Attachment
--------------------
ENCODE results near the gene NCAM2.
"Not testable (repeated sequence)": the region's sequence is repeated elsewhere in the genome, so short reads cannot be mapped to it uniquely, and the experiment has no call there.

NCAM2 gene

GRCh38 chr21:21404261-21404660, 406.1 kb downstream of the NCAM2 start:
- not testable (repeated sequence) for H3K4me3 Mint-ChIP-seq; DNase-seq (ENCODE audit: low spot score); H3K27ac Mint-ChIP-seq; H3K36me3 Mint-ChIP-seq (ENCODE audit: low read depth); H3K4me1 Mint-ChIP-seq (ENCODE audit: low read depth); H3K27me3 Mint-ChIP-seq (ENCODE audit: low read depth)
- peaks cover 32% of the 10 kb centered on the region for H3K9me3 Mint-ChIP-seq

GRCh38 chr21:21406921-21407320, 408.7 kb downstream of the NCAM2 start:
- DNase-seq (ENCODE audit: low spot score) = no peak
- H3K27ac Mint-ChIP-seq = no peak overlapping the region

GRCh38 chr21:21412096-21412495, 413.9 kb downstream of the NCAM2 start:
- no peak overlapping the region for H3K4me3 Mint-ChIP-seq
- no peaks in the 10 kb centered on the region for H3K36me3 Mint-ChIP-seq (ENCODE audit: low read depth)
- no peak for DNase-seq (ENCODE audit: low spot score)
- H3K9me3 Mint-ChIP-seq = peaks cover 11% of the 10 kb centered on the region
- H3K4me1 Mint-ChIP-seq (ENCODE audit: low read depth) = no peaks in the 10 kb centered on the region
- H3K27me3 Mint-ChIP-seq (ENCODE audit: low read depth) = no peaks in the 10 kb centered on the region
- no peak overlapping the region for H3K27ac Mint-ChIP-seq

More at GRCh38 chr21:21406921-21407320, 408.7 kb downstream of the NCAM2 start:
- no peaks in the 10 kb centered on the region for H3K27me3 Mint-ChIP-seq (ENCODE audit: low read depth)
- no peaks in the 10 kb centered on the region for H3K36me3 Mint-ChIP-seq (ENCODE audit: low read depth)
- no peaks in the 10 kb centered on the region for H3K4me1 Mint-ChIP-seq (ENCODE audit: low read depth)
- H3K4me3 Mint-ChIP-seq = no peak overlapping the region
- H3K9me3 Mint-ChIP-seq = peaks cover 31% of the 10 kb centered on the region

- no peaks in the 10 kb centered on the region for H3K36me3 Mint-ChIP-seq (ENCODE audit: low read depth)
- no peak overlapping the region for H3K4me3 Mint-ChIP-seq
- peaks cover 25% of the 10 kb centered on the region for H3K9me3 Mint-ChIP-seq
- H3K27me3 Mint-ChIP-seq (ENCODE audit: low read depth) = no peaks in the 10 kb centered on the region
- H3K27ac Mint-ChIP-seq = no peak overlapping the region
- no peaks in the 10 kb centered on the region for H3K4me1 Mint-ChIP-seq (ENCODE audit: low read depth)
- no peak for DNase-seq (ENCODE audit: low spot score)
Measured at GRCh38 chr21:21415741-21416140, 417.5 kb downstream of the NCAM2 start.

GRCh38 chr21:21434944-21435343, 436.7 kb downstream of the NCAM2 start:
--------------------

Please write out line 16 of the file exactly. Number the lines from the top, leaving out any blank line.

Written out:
- H3K27me3 Mint-ChIP-seq (ENCODE audit: low read depth) = no peaks in the 10 kb centered on the region